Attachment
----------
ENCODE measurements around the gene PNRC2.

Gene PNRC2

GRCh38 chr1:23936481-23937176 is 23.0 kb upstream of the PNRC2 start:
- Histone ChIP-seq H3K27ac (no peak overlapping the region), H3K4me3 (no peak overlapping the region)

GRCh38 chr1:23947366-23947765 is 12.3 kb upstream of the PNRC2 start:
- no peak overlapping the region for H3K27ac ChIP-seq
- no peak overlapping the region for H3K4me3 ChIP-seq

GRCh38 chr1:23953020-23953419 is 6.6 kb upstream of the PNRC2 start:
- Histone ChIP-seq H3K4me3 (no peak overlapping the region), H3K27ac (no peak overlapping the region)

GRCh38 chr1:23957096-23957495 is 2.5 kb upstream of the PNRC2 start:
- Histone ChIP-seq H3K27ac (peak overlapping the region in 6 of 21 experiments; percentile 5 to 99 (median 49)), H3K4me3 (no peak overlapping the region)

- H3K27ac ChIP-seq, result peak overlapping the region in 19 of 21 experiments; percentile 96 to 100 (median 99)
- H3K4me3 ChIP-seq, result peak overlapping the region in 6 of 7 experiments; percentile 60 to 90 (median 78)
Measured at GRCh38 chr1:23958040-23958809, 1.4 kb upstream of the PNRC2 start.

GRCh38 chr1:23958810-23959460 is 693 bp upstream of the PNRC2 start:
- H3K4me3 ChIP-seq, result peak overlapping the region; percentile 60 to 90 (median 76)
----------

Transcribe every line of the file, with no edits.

ENCODE measurements around the gene PNRC2.

Gene PNRC2

GRCh38 chr1:23936481-23937176 is 23.0 kb upstream of the PNRC2 start:
- Histone ChIP-seq H3K27ac (no peak overlapping the region), H3K4me3 (no peak overlapping the region)

GRCh38 chr1:23947366-23947765 is 12.3 kb upstream of the PNRC2 start:
- no peak overlapping the region for H3K27ac ChIP-seq
- no peak overlapping the region for H3K4me3 ChIP-seq

GRCh38 chr1:23953020-23953419 is 6.6 kb upstream of the PNRC2 start:
- Histone ChIP-seq H3K4me3 (no peak overlapping the region), H3K27ac (no peak overlapping the region)

GRCh38 chr1:23957096-23957495 is 2.5 kb upstream of the PNRC2 start:
- Histone ChIP-seq H3K27ac (peak overlapping the region in 6 of 21 experiments; percentile 5 to 99 (median 49)), H3K4me3 (no peak overlapping the region)

- H3K27ac ChIP-seq, result peak overlapping the region in 19 of 21 experiments; percentile 96 to 100 (median 99)
- H3K4me3 ChIP-seq, result peak overlapping the region in 6 of 7 experiments; percentile 60 to 90 (median 78)
Measured at GRCh38 chr1:23958040-23958809, 1.4 kb upstream of the PNRC2 start.

GRCh38 chr1:23958810-23959460 is 693 bp upstream of the PNRC2 start:
- H3K4me3 ChIP-seq, result peak overlapping the region; percentile 60 to 90 (median 76)